A great idea lost in translation
The National Disability Insurance Scheme that is coming into being as DisabilityCare Australia is nothing remotely like the original ‘no fault’ scheme embraced by the AMA.
Sadly, the much-anticipated diversion of funding from avaricious legal firms to those in need will not occur.
Even if the disabled party chooses not to sue another party for damages, this may be overridden by National Disability Insurance Scheme (NDIS), and damages sought on their behalf.
Worse still, if the action is lost, costs can be subtracted from the benefits that the party is entitled to receive.
A win-win situation for lawyers who will be guaranteed a payday, win or lose in court, but what of the disabled party?
Recently, I had a male patient in his fifties who was badly injured when a 4WD driver on the wrong side of the highway totalled his car.
He finally received compensation after years of wrangling – he ended up with less than $100,000, while the legal costs arising from the case and paid for in the judgement were far greater. Hardly a good outcome, yet all too common.
So is all lost? Will we never see a ‘no fault’ scheme where benefits are determined by expert panels without massive legal expenditure?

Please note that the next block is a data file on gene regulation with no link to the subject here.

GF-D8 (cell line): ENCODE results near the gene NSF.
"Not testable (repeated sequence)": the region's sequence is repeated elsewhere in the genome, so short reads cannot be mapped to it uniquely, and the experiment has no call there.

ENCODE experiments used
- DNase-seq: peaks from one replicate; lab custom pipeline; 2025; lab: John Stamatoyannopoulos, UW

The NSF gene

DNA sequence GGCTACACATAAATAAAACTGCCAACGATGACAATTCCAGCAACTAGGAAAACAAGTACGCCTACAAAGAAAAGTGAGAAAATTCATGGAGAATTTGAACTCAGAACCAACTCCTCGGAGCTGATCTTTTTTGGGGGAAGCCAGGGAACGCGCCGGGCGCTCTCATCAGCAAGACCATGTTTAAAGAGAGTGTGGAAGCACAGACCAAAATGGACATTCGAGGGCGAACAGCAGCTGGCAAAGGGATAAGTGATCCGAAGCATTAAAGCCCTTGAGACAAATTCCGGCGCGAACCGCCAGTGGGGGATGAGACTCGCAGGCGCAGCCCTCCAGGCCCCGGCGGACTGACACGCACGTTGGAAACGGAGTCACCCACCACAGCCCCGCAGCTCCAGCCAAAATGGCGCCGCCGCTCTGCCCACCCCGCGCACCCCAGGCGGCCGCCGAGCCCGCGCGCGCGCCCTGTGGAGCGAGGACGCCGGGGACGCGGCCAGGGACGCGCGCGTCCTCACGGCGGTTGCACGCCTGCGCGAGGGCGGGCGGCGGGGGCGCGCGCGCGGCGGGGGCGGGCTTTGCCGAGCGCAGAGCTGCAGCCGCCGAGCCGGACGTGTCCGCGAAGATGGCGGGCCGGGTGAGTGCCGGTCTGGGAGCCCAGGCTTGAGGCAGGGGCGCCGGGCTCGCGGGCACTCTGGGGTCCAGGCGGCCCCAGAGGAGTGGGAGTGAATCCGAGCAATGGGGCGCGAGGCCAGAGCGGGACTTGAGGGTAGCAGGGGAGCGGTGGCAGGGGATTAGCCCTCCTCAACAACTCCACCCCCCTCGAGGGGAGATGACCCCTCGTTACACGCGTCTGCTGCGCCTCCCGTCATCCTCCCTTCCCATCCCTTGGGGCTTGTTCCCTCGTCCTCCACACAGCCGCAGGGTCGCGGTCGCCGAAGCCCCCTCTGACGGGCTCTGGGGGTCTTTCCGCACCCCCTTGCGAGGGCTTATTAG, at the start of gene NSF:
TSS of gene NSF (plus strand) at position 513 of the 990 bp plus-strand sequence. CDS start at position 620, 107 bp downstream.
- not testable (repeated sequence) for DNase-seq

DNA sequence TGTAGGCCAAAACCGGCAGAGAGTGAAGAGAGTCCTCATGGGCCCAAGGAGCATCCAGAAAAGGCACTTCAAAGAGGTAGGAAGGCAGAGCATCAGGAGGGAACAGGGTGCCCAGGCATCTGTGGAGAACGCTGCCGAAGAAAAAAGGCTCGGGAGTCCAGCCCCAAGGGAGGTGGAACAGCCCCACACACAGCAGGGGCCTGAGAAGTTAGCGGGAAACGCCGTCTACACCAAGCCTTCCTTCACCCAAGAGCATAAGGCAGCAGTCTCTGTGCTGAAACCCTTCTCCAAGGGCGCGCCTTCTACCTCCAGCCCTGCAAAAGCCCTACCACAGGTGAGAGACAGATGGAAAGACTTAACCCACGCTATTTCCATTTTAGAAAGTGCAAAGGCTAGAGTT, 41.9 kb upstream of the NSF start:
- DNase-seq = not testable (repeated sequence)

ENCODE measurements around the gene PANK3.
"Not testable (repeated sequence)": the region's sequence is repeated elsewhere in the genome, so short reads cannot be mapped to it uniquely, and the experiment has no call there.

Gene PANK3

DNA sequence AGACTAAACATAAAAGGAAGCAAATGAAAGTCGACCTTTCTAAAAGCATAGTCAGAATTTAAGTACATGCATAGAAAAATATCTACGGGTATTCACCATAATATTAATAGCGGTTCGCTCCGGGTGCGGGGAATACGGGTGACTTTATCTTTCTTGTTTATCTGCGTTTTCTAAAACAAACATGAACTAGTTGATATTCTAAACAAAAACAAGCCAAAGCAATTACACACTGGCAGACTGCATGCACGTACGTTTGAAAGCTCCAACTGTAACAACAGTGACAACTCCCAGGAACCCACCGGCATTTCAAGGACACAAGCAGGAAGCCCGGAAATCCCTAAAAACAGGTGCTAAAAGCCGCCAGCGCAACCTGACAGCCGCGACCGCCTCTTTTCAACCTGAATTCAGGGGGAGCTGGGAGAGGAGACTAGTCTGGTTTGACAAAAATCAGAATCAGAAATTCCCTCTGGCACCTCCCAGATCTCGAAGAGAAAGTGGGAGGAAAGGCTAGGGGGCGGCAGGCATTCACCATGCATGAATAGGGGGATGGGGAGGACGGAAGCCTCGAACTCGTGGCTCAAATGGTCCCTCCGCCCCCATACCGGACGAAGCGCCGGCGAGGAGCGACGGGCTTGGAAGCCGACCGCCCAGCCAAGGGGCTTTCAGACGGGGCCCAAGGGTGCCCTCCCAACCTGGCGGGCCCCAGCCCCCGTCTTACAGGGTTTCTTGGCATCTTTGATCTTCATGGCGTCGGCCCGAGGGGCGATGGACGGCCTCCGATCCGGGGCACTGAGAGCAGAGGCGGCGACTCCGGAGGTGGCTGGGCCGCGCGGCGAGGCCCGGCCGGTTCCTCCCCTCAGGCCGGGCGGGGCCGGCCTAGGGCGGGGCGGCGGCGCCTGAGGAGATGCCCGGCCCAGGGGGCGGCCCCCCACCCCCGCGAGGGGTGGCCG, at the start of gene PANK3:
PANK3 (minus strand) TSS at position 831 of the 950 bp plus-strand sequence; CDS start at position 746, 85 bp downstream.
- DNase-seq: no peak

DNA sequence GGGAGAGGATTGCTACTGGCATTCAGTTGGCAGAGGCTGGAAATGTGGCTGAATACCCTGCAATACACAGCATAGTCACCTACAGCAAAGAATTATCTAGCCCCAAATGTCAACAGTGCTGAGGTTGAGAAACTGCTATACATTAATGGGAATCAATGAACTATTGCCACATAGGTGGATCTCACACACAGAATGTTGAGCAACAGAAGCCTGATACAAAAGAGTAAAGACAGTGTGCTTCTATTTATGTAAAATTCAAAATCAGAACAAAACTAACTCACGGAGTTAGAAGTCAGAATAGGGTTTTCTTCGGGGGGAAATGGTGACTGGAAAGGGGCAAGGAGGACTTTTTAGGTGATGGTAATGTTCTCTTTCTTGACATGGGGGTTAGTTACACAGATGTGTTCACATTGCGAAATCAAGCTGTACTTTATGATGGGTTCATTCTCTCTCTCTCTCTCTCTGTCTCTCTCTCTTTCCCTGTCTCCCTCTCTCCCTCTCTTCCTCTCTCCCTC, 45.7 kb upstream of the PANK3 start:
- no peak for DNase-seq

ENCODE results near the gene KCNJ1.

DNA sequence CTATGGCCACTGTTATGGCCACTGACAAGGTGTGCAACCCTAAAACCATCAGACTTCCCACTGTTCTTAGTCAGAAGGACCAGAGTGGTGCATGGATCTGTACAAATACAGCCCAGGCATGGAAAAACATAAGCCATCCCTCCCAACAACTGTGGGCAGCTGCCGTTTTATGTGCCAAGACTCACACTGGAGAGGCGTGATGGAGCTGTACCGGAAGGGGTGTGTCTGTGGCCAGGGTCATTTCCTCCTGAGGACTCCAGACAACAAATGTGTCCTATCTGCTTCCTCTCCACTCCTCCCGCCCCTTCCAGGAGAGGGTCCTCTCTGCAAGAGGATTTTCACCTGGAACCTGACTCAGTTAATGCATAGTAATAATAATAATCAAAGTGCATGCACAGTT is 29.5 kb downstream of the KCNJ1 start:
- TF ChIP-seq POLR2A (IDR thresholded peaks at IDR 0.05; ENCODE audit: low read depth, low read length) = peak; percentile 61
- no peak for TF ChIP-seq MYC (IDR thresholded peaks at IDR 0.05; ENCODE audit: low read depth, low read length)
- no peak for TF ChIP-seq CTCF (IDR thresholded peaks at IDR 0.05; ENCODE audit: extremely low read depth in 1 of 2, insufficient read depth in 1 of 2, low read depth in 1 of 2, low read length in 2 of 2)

The answer to this lies in the hands of the states.
They have the power to determine the disabled parties’ rights to financial redress via the legal system.
One can but trust they will look at the sum total expenditure and determine if insurance dollars are better spent on the disabled, or in the courts.
However, given that all parliaments are blighted by an over-representation of the legal profession I, for one, won’t be holding my breath.
And for those of you who are 65 years of age and in the NDIS, there is a threat that the Chief Executive Officer, in trying to keep costs down, will strongly encourage you to leave the Scheme and enter the aged care system.
Just ensure you don’t have a cerebral vascular accident after 65, because you won’t be able to enter the disability system and will have to rely solely on the overstretched aged care system for support.
I love the concept of the Scheme, as a mark of our society’s humanity, but what is proposed has lost the plot.